Melanie Plenda: We were speaking with Dr. Daley from DHHS about the reluctance of some people to participate in contact tracing, sometimes out of fear that the people they’ve mentioned may have to quarantine or miss work, or even just the basic mistrust they may have of government officials asking personal questions. Are you seeing that in Nashua? And if so, talk us through how you address that challenge. How do you build that trust and get the information that you need?
Angela Consentino: We do see a little bit of that. The most important thing is we just need to get that original contact with the person, because then we can build a relationship with them and start to gain their trust. When we make that first contact with the case, then we start to develop a relationship with the case, and it’s important to be a person that is there for them. A lot of people who are diagnosed with COVID are scared, or they don’t know what’s going on and they don’t know what they should do, and they don’t know who to tell that they have COVID, so it’s nice to be a resource for those people and to be able to talk them through a difficult experience.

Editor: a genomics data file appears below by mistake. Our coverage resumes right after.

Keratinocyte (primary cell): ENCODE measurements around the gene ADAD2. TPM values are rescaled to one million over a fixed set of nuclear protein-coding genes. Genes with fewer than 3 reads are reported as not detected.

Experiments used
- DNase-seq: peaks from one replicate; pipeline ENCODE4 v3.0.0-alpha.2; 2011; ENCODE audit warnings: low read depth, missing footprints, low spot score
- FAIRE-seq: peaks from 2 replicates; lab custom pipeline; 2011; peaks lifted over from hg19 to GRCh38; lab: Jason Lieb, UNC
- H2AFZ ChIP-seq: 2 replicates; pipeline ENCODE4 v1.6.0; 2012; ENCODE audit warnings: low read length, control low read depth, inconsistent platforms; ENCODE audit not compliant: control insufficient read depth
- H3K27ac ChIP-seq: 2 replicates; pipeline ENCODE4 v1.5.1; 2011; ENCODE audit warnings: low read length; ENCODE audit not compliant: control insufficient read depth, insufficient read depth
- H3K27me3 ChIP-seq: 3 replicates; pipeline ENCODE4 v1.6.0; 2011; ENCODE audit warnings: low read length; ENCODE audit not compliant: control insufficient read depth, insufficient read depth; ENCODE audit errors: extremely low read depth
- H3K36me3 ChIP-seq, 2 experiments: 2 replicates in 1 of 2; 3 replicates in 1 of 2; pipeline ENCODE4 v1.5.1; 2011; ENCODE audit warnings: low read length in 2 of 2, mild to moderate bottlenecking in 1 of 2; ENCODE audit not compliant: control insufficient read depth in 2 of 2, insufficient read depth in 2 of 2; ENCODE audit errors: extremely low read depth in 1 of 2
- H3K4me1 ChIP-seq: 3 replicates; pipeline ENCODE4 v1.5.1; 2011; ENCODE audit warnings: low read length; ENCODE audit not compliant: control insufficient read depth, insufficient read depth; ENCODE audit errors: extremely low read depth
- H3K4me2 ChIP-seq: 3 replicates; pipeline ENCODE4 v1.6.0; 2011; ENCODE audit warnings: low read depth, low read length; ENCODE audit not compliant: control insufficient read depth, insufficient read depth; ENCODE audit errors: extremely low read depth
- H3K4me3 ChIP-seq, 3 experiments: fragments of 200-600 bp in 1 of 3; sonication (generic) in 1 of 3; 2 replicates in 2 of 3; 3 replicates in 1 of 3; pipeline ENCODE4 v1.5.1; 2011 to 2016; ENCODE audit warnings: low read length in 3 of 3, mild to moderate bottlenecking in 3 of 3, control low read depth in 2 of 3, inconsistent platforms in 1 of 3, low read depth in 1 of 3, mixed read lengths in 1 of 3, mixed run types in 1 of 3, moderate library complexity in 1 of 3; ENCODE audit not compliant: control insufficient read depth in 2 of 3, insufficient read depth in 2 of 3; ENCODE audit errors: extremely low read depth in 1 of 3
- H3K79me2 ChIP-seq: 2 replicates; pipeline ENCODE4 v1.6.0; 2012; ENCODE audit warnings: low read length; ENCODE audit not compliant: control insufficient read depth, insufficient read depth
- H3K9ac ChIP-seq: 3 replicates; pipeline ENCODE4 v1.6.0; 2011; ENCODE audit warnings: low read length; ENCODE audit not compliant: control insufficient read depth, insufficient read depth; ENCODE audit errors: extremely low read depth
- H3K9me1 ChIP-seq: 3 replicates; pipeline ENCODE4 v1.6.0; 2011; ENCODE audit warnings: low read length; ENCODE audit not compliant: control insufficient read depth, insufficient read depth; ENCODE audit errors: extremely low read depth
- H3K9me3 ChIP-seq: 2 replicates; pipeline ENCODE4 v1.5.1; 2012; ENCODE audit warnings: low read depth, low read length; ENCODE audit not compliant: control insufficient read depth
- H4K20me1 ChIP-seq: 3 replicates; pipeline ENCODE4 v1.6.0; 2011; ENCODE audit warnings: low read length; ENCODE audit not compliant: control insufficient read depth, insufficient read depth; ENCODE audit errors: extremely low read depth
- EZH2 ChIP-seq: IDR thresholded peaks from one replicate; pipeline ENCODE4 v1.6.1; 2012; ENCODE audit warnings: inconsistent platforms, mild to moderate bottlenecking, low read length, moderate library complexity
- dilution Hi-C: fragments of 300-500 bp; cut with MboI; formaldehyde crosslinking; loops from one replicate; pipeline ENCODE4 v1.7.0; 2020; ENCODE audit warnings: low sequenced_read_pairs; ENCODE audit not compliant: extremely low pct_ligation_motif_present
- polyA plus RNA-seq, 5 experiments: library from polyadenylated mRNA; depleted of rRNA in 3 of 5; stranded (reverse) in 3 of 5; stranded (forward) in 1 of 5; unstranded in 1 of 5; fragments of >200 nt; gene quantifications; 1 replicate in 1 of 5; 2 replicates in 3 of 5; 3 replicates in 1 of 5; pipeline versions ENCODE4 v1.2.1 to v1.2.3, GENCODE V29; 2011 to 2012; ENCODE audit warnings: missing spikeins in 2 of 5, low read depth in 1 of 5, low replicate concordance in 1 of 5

People really are looking for advice; they want to know who of their family needs to be quarantined and for how long. With the household members of that person, it’s easier to develop a relationship because they live in the home with the case so they already know that the person’s positive. We can talk them through any questions that they have, and we call them every other day to check on their symptoms, so we kind of developed a relationship that way. The same thing with the non-household contacts, we just check in regularly and try to alleviate any fears that the person may have and also try to offer all the benefits that we have. If they need help going into the grocery store, the United Way has a shopping program so we can offer that for them. If they need medications or if they need us to contact our welfare department, we can do all those things. We try to be a hub of resources for the family that’s experiencing quarantine or isolation.
Melanie Plenda: In terms of contact tracers, who are they and how many do you have? Do you have enough now that you’re seeing a spike and especially heading into what could be a really rough winter for folks?